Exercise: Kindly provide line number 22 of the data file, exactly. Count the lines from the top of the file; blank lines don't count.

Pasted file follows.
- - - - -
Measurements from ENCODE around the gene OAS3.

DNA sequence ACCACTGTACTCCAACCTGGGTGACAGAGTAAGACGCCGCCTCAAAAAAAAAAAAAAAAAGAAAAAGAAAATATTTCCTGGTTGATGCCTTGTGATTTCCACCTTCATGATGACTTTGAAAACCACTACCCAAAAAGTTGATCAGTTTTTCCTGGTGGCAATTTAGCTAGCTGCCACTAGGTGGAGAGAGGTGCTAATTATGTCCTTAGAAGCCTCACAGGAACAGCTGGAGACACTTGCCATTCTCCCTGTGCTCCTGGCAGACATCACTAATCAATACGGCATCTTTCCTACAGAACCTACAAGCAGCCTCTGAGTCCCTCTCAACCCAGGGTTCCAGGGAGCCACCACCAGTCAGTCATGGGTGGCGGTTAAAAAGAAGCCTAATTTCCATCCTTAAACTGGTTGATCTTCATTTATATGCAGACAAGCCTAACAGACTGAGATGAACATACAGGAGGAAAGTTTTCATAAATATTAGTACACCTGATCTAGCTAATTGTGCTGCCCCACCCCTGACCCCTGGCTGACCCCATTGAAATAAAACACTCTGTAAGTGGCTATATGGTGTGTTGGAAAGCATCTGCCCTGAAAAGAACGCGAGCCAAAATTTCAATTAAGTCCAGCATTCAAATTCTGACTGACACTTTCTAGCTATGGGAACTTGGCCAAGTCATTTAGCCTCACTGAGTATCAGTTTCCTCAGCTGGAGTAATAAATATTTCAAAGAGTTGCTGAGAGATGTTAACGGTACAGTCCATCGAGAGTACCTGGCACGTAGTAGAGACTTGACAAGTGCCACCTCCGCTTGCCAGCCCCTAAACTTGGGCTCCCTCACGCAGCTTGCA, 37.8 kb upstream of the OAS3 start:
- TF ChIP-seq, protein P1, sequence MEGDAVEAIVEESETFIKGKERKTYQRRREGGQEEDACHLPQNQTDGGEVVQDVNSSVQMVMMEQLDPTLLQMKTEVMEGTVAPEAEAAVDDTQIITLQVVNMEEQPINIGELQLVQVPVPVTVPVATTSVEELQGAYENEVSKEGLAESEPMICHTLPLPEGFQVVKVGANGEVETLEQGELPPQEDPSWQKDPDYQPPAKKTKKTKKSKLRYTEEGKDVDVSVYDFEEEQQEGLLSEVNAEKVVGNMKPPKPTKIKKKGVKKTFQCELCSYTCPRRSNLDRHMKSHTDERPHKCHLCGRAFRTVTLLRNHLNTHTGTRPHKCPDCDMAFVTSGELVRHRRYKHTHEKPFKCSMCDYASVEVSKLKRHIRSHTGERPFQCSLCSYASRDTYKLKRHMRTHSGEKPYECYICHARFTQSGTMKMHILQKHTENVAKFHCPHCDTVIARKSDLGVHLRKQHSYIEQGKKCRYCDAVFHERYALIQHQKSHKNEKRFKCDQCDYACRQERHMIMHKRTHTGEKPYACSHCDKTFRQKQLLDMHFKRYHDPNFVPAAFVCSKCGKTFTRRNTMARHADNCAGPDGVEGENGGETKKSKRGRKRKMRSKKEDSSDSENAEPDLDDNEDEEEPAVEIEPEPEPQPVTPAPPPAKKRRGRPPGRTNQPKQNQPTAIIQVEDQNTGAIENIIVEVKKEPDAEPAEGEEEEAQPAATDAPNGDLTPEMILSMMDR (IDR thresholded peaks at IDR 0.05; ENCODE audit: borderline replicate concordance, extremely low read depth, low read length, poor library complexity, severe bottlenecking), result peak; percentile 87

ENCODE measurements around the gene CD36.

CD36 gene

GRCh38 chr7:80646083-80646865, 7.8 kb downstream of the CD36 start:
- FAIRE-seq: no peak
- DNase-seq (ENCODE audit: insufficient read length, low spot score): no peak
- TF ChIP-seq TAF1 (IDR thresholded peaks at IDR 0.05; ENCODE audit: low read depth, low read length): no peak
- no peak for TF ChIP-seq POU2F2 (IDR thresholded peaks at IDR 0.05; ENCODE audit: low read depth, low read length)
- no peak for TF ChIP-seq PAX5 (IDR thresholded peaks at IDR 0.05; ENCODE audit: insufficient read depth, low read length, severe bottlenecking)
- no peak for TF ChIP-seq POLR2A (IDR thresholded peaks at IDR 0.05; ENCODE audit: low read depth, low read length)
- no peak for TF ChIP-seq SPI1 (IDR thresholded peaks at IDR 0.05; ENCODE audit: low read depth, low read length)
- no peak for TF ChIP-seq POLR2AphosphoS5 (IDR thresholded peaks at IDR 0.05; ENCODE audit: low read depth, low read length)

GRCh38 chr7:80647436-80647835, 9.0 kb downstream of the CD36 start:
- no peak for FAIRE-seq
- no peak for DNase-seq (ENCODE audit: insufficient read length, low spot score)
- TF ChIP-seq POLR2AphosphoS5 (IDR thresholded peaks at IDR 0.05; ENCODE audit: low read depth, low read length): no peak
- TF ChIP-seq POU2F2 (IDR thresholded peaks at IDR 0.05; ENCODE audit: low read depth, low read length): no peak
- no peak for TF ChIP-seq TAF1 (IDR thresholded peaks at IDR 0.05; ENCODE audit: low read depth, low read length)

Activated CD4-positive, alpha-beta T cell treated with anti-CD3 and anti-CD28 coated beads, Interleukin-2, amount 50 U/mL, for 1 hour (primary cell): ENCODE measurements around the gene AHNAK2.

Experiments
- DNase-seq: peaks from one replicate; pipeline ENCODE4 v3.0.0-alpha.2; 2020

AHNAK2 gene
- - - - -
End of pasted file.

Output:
Experiments